Blake Wood
Publish Date

University of Illinois Springfield senior political science major Miguel Valente, 21 of Chicago, a specialist in the Illinois Army National Guard, continued to advance his college education, while being deployed to Texas as part of the Southwest Border Mission.

Valente worked with UIS professors, who made special accommodations to help him learn remotely, and the UIS Office of Military and Veterans Affairs to continue earning his UIS degree while deployed from Oct. 11, 2020 to Nov. 5, 2021.

“There was a professor that helped me out by giving me extensions on assignments, when needed, due to unexpected conflicts with my work schedule,” Valente said. “He would also send me recordings of Zoom lectures that were scheduled at times when I was working. I was very thankful for that and it allowed me to pass the class.”

Valente was also elected president of the Delta Kappa Epsilon Kappa Beta Colony at UIS while he as deployed. He credits good time management for allowing him to serve his country, fraternity and advance his education all at once.

“Whenever I finished my shifts, and on my days off, I made use of my time management skills to work on my academic assignments,” he said. “I made good use of Google Calendar to keep track of my on-duty shifts and to keep track of my assignments.”

While deployed to Texas, Valente worked with U.S. Border Patrol agents inventorying supplies, performing administrative and clerical duties, and maintaining equipment.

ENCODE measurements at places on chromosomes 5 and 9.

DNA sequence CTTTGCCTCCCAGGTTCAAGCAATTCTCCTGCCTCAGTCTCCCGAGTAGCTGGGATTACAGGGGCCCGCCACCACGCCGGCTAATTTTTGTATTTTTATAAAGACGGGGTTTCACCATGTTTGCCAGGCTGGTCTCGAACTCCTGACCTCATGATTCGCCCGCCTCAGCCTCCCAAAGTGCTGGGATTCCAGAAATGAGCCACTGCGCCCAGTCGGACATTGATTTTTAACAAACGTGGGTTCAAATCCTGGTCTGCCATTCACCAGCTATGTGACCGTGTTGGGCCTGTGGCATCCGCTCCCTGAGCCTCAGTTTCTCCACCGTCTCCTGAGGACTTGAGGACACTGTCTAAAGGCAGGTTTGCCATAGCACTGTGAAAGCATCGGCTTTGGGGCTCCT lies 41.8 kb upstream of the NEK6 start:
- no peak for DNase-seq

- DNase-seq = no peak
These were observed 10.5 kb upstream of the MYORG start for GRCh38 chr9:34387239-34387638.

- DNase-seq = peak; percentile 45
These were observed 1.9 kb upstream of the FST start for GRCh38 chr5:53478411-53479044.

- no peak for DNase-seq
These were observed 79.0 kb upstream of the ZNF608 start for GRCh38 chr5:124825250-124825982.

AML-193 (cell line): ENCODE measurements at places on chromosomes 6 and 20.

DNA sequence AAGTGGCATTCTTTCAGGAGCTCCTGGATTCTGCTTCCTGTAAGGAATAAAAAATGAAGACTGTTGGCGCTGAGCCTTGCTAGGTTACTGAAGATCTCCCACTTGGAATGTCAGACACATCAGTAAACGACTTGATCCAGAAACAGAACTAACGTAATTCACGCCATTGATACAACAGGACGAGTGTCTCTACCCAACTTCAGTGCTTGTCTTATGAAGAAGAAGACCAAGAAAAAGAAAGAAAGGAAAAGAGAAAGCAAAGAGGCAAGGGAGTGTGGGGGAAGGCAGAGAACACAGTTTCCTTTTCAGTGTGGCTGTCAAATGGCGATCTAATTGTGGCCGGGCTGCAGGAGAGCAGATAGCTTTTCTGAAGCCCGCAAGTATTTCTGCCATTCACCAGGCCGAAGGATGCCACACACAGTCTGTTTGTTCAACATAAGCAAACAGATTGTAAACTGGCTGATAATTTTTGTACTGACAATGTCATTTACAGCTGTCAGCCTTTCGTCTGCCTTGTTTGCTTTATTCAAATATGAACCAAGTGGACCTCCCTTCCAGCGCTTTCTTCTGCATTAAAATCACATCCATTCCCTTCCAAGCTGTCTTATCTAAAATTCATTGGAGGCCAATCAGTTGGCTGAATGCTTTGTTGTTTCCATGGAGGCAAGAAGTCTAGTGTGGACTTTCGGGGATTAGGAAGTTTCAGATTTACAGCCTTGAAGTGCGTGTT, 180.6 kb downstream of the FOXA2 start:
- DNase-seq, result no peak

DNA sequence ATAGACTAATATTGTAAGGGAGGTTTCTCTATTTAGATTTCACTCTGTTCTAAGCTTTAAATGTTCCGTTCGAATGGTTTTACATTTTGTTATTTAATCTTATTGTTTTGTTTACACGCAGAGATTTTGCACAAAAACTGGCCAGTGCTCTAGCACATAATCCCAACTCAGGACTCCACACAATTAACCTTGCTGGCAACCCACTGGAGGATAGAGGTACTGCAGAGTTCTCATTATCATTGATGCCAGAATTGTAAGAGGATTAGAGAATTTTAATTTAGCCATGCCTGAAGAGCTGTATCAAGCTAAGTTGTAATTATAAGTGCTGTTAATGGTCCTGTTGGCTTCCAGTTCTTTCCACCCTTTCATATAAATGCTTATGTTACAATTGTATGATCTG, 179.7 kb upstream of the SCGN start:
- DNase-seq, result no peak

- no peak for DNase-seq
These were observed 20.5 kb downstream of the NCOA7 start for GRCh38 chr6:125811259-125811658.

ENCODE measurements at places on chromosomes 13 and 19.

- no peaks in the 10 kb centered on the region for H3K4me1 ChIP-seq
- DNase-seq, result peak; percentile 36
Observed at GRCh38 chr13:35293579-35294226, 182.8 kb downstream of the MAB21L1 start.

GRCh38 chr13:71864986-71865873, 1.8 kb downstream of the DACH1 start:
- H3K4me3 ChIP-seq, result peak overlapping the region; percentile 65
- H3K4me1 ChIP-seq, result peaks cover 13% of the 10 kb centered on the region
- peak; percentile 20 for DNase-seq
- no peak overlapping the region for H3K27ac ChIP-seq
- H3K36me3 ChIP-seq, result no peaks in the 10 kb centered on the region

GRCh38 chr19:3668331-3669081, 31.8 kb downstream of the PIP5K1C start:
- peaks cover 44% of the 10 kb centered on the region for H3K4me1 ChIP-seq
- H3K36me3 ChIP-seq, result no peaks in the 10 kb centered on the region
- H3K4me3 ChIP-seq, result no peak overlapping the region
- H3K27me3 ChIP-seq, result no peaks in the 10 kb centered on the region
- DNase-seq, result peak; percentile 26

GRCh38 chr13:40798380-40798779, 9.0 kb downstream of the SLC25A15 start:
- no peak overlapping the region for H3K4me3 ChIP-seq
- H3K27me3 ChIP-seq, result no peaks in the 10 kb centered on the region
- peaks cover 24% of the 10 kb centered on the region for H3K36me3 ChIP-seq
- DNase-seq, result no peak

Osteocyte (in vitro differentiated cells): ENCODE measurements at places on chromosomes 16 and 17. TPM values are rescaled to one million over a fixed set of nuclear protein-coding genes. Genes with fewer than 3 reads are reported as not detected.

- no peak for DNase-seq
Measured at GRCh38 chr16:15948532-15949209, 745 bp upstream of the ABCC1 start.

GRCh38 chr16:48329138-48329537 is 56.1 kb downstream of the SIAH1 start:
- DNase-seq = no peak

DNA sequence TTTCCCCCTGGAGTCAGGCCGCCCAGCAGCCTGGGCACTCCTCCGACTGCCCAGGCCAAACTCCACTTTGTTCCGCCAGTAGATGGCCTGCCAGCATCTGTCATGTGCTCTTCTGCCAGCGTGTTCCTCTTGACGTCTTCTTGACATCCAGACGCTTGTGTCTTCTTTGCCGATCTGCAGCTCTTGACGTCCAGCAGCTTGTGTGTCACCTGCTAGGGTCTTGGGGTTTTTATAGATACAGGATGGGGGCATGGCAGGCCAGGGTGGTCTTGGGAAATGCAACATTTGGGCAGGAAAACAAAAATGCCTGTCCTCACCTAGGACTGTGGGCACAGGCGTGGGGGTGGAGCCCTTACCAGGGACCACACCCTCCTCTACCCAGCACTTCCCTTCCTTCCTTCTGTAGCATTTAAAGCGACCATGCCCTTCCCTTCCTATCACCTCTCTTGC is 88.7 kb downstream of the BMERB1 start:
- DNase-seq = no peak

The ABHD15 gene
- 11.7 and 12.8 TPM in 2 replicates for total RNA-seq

“I improved my time management skills, I improved my communication skills and learned the importance of working with a team during my deployment,” he said.

To pay for his UIS education, Valente is using the Illinois National Guard Grant and the Montgomery GI Bill. He also earned veteran status during the deployment, which entitles him to additional benefits. 

“During this deployment I was able to pay off all of my student loans,” he said. “Without the Guard benefits, I would have had to take out more loans.”

While Valente says it was a challenging year managing all of his commitments, it’s an experience he was glad to have been a part of and will never forget.

“I’ve made some connections with Homeland Security, border patrol agents and supervisors that I can use for future references for employment opportunities,” he said. “This deployment helped me grow as an adult, as a young man and helped me become a more disciplined student.”

For more information on UIS services available to current service members and veterans, visit the UIS Office of Military and Veterans Affairs website at